Used car dealers are calling, once more, for a quota to be imposed on the number of new cars that can be imported for a period of five years.

Speaking with Guardian Media this week, president of the T&T Automotive Dealers Association (TTADA), Visham Babwah, argues that such a move could save the country millions of dollars in foreign exchange.

According to Babwah, there are 500 used car dealers who have been allotted an annual quota of 15,000 cars and who consume 25 percent of the estimated US$200 million expended annually on all car imports.

The TTADA president notes that for the last 10 years, the Association’s members have been working with a quota system, while new car dealers were allowed to import any number of cars per calendar year. He said with the economy sliding for the past five years, the entire annual quota has not been used by TTADA members. He said the used car industry should be given more prominence since consumers now have less money to spend.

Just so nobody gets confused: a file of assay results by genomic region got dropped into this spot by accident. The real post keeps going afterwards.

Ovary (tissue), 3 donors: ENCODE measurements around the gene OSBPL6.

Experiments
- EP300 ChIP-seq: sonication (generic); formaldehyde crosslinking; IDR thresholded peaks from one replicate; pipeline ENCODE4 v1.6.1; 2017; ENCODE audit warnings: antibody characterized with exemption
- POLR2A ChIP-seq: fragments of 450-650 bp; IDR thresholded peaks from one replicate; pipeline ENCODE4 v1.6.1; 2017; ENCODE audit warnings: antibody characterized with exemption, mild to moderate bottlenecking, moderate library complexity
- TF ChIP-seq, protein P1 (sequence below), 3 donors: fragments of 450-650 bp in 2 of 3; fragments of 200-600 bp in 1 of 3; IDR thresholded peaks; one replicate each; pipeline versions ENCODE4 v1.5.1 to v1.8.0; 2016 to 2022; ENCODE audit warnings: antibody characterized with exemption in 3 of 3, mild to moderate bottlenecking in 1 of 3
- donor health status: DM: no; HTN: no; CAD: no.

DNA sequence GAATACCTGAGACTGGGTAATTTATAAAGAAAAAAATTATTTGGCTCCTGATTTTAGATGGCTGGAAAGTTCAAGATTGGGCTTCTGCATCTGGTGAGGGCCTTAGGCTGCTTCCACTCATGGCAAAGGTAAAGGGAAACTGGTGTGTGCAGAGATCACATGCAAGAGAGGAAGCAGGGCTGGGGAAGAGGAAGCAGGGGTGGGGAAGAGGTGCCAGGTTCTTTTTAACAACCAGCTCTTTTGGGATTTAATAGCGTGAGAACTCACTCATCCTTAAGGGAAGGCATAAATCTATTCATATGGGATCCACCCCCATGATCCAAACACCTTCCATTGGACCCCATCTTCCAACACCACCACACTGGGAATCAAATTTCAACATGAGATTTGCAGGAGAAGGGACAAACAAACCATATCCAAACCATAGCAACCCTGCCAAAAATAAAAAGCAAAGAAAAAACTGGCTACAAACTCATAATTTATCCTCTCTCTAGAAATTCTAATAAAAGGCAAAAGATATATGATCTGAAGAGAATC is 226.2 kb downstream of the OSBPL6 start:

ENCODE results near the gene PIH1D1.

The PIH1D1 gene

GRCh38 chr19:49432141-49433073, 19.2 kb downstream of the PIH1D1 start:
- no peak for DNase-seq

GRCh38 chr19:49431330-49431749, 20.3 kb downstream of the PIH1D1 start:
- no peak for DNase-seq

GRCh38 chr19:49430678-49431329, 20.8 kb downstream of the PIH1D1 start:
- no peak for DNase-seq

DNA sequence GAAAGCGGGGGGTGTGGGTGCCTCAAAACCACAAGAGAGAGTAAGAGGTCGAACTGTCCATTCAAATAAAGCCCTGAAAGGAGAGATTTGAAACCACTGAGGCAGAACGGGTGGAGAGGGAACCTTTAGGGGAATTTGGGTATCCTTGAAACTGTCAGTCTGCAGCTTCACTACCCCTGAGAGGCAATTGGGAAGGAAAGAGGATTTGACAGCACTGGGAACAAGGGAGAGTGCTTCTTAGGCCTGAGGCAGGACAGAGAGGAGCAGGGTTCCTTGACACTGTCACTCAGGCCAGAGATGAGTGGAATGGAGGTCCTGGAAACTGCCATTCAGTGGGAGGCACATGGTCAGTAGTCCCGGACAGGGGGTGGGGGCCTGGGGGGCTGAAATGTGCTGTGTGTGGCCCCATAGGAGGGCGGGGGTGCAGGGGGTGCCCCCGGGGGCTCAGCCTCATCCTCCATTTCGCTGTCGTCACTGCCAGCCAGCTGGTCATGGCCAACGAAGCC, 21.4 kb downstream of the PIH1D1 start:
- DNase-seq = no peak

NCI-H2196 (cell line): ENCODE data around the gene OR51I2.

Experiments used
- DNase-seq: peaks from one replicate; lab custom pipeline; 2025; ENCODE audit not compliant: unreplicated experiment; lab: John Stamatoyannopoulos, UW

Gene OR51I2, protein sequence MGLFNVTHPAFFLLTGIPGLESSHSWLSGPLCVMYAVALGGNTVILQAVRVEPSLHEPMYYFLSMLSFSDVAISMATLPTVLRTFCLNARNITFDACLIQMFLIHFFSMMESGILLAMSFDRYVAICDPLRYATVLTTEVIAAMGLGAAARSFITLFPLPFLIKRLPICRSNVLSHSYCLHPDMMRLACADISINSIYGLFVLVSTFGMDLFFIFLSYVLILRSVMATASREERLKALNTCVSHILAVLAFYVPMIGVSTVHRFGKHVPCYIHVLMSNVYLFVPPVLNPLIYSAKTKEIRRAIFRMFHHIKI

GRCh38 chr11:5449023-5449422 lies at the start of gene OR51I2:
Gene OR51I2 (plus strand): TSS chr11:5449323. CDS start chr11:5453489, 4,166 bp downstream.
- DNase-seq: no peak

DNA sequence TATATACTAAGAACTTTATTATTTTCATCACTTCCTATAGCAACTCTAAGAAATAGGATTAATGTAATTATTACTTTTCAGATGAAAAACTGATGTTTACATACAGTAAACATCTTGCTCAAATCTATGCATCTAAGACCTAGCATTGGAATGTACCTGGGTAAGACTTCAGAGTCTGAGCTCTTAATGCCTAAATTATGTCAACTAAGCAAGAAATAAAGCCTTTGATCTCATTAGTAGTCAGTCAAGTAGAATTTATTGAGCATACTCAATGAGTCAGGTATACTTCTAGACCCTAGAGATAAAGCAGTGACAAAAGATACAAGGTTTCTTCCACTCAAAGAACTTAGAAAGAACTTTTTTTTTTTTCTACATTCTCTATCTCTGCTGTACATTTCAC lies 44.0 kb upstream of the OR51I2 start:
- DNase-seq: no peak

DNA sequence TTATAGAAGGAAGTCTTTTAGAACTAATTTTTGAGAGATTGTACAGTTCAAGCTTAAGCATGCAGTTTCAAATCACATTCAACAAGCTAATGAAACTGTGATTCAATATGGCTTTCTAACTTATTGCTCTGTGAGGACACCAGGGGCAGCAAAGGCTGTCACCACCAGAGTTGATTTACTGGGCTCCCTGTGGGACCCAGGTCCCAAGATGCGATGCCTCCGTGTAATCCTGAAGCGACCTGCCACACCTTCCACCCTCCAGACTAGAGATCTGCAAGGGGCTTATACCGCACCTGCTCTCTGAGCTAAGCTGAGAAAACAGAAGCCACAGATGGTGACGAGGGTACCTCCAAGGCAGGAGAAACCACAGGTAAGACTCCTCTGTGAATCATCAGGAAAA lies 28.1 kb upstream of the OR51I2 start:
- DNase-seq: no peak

TTADA believes that the permissible age of imported foreign-used vehicles should move from 4-years to 6-years and above. Bawah said this move would assist in saving foreign exchange, because 6-year-old cars are substantially cheaper than a 4-year-old vehicle.

Visham Babwah also argues for a ban on the import of all personal luxury vehicles—including luxury vehicle purchases by Government Ministers, Members of Parliament and Government entities.

“Persons have been using combined figures for the new and used car industry when presenting statistics and information for the public and for policy makers. This should not be, since the used car industry and the new car industry are two separate businesses that consume different amounts of foreign exchange and employ different amounts of people,” he told Guardian Media.

“The direct employment from the used car industry is around 7,000 persons.  Indirect jobs such as alarms, GPS, radios and related services can run into another 5,000 persons,” he points out. “No government has made any policy that would affect the new car dealers. However, used car dealers are always being squeezed by policy makers for personal and political reasons.”

Meanwhile, the newest member of the National Economic Recovery Committee, former Trade Minister, Vasant Bharath, said Government should consider increasing taxes on all luxury items—including motor vehicles—to put them out of the reach of consumers for at least two years.

Bharath, a former Minister of Trade under the People’s Partnership regime, said items such as caviar and champagne are not necessary and should be hit with very high taxes.